Writing on Nature & Place :
Short Fiction Extracts

Splendid Blue Wren


On the island of Malta, the last summer is over. Today the restless wind that blows between seasons has risen to a mournful drone and I pull my sleeves down, protecting the bare skin from its sting. Just before the hospital I breathe in the sharp tang of sea. It’s harvest time at the salt pans. I have been away a long time but this I recognise as an old ritual, from before Roman times, that seems to waken an elemental awareness. As though the bright crystals scraped from coastal rock, packed in hessian sacks and hauled away charged the air with disturbance: the knowledge of edges and of endings.

There are mornings, more frequent now, when I can hear a feather fall to earth. ‘One feather, enough to make a bird’ She used to say this to me when I was little, as we sat on warm stones by the road. She would place in my palm a feather she had gathered on our walk. Close your eyes, she would say, and as I did, her words conjured a bird out of the empty sky. I felt its claws wired to my fingers, their corrugated skin aginst mine as I cupped its quivering body in my hand, its heart pounding against my pulsing wrist.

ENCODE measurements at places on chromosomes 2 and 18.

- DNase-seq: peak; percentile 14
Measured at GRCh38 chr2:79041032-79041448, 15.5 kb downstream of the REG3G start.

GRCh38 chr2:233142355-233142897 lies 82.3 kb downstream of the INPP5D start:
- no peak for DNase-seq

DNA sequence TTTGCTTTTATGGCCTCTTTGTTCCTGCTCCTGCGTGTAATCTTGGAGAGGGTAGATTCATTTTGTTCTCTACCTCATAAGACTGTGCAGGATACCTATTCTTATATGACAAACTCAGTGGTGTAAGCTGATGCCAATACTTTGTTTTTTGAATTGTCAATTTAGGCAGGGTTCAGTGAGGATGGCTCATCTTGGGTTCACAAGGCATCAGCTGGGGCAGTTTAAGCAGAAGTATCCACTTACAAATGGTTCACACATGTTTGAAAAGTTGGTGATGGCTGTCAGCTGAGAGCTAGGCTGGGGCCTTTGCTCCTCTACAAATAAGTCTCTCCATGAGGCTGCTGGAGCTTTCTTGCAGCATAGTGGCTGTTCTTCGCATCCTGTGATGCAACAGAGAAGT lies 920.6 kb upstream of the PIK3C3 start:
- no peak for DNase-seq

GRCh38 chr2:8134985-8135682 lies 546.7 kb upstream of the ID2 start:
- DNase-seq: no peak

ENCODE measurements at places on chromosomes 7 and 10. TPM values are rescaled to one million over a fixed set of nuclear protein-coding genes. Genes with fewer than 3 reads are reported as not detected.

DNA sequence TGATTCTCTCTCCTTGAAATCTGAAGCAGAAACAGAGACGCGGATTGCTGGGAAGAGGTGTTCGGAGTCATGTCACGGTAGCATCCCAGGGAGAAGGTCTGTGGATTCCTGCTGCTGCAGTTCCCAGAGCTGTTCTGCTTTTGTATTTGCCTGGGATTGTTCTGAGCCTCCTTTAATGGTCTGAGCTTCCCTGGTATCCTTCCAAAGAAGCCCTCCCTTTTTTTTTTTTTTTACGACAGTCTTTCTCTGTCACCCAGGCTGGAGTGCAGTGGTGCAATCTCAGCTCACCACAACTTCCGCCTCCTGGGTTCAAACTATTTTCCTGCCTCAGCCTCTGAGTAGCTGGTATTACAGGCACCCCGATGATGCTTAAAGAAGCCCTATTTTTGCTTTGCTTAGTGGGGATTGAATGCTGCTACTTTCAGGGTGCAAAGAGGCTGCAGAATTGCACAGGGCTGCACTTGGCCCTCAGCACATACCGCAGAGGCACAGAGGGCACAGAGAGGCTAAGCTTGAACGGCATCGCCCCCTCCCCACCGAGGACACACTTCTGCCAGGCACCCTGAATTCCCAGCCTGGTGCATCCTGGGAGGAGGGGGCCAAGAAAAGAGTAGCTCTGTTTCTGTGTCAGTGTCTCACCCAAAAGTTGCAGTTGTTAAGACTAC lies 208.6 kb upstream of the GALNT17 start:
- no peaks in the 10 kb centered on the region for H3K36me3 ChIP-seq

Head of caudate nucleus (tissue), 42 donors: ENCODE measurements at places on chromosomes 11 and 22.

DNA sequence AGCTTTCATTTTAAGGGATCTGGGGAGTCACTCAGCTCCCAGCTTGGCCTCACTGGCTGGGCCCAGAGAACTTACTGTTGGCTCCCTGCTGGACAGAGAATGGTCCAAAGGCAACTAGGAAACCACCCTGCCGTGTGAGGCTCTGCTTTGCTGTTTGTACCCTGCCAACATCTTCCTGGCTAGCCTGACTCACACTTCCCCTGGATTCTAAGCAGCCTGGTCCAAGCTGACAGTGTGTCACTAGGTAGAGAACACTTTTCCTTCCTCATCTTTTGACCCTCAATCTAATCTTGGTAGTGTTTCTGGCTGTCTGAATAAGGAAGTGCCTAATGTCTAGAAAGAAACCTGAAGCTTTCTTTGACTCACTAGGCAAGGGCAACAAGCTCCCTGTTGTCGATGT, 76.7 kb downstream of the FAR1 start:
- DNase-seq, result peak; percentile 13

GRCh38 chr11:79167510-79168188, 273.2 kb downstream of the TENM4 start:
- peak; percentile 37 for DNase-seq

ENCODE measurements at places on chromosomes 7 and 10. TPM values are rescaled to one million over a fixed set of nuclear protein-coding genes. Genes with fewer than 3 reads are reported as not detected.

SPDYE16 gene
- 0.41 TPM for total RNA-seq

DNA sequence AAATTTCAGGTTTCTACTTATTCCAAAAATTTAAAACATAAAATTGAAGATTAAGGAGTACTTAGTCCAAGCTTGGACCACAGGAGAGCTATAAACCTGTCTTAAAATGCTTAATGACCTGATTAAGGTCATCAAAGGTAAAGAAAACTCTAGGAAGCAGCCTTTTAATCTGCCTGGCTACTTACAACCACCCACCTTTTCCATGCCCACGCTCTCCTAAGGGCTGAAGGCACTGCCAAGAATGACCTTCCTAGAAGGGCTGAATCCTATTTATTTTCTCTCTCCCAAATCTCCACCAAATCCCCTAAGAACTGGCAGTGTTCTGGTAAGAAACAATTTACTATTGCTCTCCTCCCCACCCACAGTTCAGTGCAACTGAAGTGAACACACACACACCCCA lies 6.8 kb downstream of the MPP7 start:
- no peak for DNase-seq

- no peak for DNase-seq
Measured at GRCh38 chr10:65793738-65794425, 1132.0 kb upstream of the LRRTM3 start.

Her breathing sounds like waves coming ashore. The soft Mediterranean washes across the wet sand with a sigh, glazing it with a brief, radiant illusion of glass. As it withdraws, the shells along the tide line tinkle softly, shifting against each other in the backflow. The sand hushes all, before the sea rises once more and reaches again for the unattainable permanence of shore. The beach surrenders slowly. Its shape, its pretence at solidity and separateness are returning to the sea grain by grain.
Once the ground of my being, my mother is dissolving with every breath, becoming again the water that brought me ashore, the waves that washed me in.

© Annamaria Weldon, Indigo 2, Autumn 2008, pp 77- 81 – Short fiction (ed.Janet Blagg)
Broadcast on ABC Radio National Short Story 2009